The Cretaceous carbonate reservoir of the study area, a large offshore Middle Eastern field, is diverse and of spatially variable quality. This is due to the original properties of the sedimentary facies, the effect of several subsequent phases of diagenesis and fracturing. The reservoir heterogeneity results in complex dynamic field behavior which can be difficult to predict, such as early water breakthrough, strong water-cut and uneven pressure support. In order to better predict and optimize future production, a robust geological model is needed. All available data (geological, geophysical and dynamic) were integrated taking into account the limitations of each dataset to ensure the reliability of the model. This paper focuses on two key steps in geomodel construction: facies and porosity modeling.

The facies and porosity modeling was constrained by numerous data from cored exploration wells and horizontal wells. Thirteen classes of facies, differentiated by mud-/grain-composition, porosity and permeability range, were identified on cores. These were then regrouped into eight electrofacies, with classification based on well log response within a sedimentary sequence framework, in order to enable the inclusion of data from non-cored wells. Lastly, a 3D pseudo-porosity cube was generated to serve as an additional large-scale constraint. It was obtained from applying the linear correlation between acoustic impedance and porosity from well data to an acoustic impedance dataset resulting from a post-stack inversion.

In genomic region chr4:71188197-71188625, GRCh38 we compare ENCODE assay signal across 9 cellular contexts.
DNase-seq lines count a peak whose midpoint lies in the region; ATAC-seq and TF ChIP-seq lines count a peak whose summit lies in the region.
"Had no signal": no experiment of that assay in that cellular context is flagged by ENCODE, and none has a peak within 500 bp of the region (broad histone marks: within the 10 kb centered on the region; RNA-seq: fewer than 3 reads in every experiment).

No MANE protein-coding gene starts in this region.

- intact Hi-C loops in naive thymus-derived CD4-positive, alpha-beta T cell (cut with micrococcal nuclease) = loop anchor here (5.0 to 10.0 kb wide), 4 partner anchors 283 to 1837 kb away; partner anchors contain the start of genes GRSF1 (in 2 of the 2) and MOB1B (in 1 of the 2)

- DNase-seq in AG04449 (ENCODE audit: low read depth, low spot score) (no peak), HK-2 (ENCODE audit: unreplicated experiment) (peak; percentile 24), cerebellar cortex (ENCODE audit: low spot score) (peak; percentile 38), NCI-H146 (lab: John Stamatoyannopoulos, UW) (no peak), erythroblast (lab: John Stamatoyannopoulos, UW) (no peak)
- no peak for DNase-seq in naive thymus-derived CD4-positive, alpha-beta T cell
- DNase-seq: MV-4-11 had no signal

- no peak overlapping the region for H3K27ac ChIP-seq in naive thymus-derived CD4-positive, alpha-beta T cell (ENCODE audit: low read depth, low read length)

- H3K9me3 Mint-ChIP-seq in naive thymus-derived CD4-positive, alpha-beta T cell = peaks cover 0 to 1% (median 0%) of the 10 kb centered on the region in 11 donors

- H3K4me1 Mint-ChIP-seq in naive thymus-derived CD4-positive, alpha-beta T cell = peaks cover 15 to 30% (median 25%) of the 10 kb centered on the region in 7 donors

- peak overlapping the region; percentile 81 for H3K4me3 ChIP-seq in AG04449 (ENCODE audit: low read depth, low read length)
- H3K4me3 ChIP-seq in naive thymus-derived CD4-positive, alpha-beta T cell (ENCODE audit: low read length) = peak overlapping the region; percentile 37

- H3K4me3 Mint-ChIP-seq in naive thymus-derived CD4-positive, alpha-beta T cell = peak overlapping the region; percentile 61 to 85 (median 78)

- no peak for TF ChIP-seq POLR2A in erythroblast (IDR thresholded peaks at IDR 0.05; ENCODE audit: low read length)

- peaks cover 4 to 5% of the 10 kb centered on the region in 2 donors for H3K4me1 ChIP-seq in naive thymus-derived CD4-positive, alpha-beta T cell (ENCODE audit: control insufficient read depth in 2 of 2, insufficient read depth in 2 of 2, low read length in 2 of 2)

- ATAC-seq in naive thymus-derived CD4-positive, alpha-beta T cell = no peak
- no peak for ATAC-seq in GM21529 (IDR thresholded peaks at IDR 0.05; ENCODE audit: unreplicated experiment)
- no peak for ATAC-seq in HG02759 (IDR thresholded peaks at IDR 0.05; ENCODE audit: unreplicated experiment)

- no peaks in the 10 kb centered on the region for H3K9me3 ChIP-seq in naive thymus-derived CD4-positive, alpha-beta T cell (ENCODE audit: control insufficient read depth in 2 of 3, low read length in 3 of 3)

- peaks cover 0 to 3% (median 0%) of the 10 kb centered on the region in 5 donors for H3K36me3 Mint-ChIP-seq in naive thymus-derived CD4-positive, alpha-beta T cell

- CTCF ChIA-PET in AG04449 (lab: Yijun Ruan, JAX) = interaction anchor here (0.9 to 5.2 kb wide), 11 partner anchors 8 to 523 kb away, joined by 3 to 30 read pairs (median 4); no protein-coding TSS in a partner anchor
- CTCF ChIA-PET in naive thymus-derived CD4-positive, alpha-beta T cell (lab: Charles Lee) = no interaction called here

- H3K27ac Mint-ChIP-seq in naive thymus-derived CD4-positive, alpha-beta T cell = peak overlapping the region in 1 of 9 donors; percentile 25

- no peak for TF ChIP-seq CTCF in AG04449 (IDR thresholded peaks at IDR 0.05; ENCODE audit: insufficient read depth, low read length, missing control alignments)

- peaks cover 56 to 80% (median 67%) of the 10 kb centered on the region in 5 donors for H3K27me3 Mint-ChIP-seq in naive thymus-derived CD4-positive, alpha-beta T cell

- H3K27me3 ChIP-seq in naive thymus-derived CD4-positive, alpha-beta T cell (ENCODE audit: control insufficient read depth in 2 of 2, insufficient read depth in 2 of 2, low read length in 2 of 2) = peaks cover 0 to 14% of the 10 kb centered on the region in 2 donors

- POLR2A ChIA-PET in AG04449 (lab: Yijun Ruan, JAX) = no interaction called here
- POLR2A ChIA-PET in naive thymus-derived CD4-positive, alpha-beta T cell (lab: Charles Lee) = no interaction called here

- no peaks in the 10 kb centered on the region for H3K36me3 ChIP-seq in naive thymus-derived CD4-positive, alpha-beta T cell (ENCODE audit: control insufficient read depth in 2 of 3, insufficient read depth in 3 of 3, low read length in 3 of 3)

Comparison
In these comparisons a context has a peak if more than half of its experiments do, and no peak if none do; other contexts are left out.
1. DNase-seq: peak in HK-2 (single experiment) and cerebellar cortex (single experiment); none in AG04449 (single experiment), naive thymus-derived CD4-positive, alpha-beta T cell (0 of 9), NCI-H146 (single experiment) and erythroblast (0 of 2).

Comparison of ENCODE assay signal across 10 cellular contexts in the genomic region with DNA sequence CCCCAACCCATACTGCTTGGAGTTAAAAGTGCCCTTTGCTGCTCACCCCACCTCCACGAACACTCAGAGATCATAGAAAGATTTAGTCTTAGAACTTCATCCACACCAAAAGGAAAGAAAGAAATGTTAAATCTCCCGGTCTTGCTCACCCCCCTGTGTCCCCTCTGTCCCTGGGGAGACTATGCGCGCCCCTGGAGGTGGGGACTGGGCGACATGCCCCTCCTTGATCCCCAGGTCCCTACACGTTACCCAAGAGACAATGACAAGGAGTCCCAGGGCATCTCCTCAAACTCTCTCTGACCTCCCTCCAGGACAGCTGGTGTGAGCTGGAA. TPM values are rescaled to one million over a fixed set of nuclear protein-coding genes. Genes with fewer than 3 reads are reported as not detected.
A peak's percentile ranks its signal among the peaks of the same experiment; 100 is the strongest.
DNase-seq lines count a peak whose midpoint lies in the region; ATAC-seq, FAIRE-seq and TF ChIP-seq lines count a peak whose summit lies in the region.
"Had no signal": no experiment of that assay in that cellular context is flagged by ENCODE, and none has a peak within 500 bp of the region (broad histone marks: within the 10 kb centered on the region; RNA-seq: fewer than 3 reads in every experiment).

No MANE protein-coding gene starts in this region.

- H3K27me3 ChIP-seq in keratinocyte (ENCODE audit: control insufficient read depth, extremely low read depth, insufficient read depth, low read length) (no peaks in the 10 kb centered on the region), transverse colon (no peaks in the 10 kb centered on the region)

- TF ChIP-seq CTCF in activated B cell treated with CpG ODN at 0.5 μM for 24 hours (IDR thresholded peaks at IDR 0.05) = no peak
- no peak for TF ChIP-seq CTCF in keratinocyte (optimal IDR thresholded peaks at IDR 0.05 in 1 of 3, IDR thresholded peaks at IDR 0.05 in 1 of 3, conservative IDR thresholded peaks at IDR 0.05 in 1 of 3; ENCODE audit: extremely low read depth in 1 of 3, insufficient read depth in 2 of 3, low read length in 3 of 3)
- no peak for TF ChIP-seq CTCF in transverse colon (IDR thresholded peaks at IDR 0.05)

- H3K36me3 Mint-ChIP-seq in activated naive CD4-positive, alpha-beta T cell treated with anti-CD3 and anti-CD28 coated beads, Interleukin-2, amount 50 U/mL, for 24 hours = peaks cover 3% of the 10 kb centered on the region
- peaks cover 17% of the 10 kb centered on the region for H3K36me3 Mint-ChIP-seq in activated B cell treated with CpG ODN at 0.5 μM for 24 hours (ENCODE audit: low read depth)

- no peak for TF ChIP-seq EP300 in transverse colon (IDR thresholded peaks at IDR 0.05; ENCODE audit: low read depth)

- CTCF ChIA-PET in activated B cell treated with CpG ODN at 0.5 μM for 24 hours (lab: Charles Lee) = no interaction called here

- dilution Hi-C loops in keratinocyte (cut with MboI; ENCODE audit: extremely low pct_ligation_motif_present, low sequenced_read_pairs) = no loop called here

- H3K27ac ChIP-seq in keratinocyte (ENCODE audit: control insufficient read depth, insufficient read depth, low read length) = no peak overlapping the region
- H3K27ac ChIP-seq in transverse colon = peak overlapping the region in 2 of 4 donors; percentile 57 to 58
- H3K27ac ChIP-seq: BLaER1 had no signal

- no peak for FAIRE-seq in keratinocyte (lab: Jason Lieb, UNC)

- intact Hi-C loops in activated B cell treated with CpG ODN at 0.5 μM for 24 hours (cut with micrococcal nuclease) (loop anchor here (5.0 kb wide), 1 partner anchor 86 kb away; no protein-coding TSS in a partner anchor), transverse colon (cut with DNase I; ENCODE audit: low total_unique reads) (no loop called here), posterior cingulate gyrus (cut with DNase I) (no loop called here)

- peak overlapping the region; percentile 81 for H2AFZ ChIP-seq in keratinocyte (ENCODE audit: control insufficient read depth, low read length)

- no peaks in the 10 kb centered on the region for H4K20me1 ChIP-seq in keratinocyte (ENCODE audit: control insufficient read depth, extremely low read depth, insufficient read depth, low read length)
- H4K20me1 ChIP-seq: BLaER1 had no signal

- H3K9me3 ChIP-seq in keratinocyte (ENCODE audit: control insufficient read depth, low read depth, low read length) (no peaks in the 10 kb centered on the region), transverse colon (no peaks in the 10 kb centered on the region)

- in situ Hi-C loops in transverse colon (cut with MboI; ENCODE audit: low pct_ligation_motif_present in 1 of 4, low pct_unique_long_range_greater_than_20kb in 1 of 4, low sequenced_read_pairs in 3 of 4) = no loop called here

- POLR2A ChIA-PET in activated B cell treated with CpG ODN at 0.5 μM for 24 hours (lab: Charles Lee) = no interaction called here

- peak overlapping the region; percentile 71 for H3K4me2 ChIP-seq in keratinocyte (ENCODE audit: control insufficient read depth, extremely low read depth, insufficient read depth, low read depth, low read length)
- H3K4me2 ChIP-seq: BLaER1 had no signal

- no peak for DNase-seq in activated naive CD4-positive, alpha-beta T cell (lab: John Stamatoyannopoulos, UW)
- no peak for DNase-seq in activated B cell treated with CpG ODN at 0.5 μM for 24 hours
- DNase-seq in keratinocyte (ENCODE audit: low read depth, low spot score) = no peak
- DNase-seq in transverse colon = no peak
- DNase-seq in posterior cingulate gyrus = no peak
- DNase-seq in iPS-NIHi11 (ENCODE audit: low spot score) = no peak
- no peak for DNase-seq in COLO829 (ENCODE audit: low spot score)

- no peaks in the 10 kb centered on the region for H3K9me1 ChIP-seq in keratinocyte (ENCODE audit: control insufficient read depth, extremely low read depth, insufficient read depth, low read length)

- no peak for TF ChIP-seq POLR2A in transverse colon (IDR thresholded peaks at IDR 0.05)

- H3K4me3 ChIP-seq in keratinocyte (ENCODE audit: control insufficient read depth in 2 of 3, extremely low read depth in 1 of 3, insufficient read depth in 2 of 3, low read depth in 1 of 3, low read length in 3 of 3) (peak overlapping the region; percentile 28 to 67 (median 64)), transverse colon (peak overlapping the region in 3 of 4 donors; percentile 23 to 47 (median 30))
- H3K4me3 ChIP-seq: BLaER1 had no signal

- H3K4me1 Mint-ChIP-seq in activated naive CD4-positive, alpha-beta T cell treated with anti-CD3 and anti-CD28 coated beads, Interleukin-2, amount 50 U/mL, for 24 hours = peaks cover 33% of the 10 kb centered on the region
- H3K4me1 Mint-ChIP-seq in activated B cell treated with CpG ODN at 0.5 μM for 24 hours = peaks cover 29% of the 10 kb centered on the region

Facies and porosity changes occur vertically within 3-8 meter thick layers as described from the well data. The vertical resolution of the pseudo-porosity cube is roughly 15 meters but it extends over most of the field. Facies were populated in the reservoir model using regional geological knowledge and a sedimentological model calibrated at wells, with qualitative checks for consistency with seismic-scale average pseudo-porosity or impedance maps. Porosity was propagated according to the distribution associated with each facies and the pseudo-porosity cube as a soft trend. Once the porosity was modeled, it was converted to pseudo-impedance to generate a synthetic seismic dataset for comparison with original seismic data, allowing significant seismic-scale inconsistencies to be easily detected. In addition the pseudo-impedance was compared to the acoustic impedance cube resampled at reservoir model scale to better understand the source of the large-scale inconsistencies.

Once the areas and origin of mismatch between the seismic data and the geological model were identified, the reservoir model porosity, and consequently the facies, had to be locally modified to ensure the consistency with the geophysical information. The modified reservoir model porosity was then again used to regenerate to synthetic seismic data and compared to the original seismic data in order to check if the modifications were sufficient to obtain optimum coherency between all data.

This kind of feedback loop is an efficient iterative process, a time-consuming but necessary step for relevant geomodel quality control. The consistency between all available geological and geophysical information yields high confidence in the result. It ensures the robustness of the geological model and consequently ensures a sound basis for dynamic modeling.

You can access this article if you purchase or spend a download.